Although our souls have mapped out the perfect plan for fulfilling our unique life path, we may feel hard pressed to come up with a new dream when the vision of our ideal life has been shattered. A kindly, wise, petite woman in her late-fifties said to me last week, "I live a simple life so that I can concentrate on what's really important." She went on to say that helping others, gardening and taking care of her health were the key ingredients in healing her grieving heart. Three years prior, she had suddenly lost her husband of 30 years to a heart attack. She had always dreamed that they would grow old together. Now she found herself alone and rebuilding her life without her beloved partner. She then shared with me that she had to learn to find love in new ways, as her entire life had revolved around being a good wife to her husband. A part of her died the day he died.
She mentioned that she isolated herself in her home and wept a lot after his death. Then she tried drinking away the sorrow. Neither of these tactics brought her peace. Finally, she decided to reach out and help an elderly neighbor by giving him a ride to the audiologist. This tiny act of kindness moved her from a place of self-pity about the unfairness of her life and into a place of compassion. That simple choice opened a door to healing for her. She began moving from living in the past to being in the present. By giving to another, she started reclaiming her light and her life. Today she volunteers regularly with the senior center and her visits are the highlight of many an elderly resident's day. She has love in her life although in a form she never expected.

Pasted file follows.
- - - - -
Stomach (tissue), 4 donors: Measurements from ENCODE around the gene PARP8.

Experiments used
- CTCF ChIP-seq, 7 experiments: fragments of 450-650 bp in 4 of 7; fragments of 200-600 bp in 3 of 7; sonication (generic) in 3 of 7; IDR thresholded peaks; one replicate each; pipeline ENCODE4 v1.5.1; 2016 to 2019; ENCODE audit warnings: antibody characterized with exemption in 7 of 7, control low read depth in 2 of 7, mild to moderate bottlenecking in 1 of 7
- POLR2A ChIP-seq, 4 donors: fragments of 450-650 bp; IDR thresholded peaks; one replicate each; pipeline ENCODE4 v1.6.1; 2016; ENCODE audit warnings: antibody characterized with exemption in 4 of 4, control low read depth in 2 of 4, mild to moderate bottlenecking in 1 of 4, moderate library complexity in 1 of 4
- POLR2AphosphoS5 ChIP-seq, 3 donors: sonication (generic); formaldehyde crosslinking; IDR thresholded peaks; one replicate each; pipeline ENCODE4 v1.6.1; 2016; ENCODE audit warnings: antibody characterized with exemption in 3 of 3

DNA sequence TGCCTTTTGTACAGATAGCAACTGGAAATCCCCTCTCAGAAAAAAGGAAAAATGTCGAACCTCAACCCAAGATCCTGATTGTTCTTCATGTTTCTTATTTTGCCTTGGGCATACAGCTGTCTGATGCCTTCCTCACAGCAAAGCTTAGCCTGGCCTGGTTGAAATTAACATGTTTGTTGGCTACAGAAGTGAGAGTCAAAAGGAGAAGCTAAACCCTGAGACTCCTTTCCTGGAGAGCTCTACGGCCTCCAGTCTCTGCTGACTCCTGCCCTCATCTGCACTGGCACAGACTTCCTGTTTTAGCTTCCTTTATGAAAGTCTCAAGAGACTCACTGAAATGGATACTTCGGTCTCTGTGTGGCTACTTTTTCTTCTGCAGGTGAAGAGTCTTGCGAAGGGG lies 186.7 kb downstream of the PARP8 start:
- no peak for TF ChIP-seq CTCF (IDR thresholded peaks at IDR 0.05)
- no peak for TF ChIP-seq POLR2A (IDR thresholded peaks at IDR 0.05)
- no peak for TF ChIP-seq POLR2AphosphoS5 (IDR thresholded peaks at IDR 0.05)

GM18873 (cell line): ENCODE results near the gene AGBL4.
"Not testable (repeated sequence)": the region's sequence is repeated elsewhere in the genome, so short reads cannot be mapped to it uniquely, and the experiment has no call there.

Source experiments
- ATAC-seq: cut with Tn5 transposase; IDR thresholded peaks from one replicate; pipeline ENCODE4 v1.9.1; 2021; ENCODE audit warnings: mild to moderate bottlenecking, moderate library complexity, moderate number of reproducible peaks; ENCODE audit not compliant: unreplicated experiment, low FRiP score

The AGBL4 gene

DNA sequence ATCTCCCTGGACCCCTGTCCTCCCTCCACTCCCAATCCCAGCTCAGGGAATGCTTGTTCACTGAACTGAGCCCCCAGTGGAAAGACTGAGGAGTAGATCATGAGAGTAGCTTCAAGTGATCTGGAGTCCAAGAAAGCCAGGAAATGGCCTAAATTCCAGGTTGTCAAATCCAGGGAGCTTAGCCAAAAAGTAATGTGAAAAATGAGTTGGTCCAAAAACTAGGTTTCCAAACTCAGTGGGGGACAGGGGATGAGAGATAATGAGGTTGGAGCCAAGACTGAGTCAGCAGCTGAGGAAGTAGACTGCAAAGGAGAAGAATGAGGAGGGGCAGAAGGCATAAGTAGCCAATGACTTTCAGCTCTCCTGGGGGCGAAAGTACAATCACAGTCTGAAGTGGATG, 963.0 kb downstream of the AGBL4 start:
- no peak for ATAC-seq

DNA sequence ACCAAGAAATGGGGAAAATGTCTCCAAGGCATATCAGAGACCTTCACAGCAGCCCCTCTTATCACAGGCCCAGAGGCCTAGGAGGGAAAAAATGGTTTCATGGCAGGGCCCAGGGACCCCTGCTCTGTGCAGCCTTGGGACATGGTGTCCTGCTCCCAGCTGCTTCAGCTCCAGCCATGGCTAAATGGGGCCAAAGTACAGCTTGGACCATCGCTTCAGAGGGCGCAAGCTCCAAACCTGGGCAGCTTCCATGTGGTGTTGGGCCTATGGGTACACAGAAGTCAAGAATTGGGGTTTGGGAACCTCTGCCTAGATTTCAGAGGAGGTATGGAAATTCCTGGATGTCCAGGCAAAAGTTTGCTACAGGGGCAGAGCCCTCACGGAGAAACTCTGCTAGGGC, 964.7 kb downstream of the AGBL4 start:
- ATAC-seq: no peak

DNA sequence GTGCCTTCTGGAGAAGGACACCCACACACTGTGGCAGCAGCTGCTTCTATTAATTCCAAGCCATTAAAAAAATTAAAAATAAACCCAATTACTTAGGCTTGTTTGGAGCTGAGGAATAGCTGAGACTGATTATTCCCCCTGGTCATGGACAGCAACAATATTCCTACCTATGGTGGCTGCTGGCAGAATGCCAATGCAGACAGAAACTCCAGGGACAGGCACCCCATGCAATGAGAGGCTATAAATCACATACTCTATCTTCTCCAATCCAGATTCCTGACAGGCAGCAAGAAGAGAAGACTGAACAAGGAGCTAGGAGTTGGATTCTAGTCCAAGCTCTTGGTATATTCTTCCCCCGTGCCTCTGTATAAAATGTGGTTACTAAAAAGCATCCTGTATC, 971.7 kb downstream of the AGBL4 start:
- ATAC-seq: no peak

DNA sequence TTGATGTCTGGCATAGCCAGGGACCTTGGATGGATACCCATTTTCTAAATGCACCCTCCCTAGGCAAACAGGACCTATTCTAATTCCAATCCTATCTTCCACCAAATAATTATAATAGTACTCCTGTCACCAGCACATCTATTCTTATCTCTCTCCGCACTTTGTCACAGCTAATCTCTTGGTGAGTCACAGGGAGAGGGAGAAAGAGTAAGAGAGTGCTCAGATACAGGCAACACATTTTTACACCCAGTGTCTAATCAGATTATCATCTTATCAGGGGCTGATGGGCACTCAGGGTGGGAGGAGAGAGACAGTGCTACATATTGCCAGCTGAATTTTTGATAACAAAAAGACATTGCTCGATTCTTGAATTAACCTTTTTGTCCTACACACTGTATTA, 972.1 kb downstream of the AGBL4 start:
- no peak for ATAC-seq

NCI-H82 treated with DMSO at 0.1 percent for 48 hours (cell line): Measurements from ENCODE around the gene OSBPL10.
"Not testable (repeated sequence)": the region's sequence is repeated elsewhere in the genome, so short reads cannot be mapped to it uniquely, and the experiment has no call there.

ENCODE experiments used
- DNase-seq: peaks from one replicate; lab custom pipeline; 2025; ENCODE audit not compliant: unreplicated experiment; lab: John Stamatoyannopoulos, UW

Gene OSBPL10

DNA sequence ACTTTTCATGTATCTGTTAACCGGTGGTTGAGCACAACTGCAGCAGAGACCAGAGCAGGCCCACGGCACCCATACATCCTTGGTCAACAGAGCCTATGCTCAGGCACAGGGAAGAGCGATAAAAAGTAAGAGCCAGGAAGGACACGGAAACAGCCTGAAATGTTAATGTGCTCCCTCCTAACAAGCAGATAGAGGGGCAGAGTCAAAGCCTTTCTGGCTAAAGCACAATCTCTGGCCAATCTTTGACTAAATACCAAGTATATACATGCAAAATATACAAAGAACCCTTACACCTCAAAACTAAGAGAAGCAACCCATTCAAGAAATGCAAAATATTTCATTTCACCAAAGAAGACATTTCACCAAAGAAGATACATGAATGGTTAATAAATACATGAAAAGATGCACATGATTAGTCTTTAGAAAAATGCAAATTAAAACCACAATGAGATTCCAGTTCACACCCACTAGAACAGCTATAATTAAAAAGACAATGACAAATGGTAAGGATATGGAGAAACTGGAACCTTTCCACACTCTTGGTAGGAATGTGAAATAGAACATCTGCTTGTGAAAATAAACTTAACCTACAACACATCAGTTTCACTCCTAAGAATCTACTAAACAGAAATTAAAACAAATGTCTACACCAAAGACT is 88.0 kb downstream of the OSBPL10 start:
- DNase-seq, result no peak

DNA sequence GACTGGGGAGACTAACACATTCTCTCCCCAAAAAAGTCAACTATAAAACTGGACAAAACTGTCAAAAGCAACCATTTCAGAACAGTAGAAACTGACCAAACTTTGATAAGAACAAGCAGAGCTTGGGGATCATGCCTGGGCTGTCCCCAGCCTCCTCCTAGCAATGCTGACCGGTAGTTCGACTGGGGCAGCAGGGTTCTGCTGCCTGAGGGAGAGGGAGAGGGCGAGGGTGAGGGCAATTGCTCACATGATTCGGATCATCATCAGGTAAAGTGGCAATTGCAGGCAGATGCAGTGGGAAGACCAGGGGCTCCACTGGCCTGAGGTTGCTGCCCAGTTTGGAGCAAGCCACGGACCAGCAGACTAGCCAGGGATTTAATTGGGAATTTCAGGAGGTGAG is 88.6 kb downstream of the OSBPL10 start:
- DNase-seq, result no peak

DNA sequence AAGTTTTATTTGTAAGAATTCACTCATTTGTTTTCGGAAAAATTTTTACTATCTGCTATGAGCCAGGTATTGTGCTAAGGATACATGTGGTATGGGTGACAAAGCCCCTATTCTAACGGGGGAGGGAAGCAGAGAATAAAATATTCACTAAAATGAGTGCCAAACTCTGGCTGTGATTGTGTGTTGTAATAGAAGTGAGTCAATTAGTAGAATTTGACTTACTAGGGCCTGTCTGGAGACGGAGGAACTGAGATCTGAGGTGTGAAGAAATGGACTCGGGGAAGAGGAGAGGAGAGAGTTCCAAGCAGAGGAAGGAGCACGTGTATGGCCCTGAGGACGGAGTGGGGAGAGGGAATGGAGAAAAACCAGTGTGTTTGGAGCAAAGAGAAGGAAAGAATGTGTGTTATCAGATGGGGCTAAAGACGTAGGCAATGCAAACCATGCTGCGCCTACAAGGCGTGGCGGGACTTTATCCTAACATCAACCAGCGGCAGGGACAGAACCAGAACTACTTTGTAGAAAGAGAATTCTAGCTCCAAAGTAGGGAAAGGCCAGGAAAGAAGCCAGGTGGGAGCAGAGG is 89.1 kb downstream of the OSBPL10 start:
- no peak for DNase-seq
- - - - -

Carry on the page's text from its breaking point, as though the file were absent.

I share this story with you, because none of us ever anticipate that death, divorce, bankruptcy or ill-health will surprise us and change the course of our life. But it happens. We may plan to own our own home, have children, prepare for retirement or be wildly successful in our career or relationships, and suddenly our destiny changes. Life presents us with a turning point. We can become bitter and closed or instead, open and willing to embrace a new dream. A friend of mine recently rekindled her dream of being a mother. After 3 failed in-vitro fertilization procedures, she and her husband are moving forward and considering adoption. Through acceptance, they have found new hope. They are ready to dream again.
Since loss is not included in our dreams, when life presents us with sudden changes or disappointments, we are pushed to grow beyond our known limits and cope with the unexpected. Untapped strengths emerge and new directions are discovered. We must re-invent ourselves in the face of great loss. But how do we do this? First, we must choose to live rather than to die with the loss of our dream. Next, after we have grieved our loss, we allow our souls to guide us to a new path by opening our minds to situations that can bring love and success into our lives. We move forward from the past, releasing feelings of failure and loss in exchange for hope and a new sense of purpose. Sometimes in a turning point, the smallest act of kindness can be a catalyst to a new life.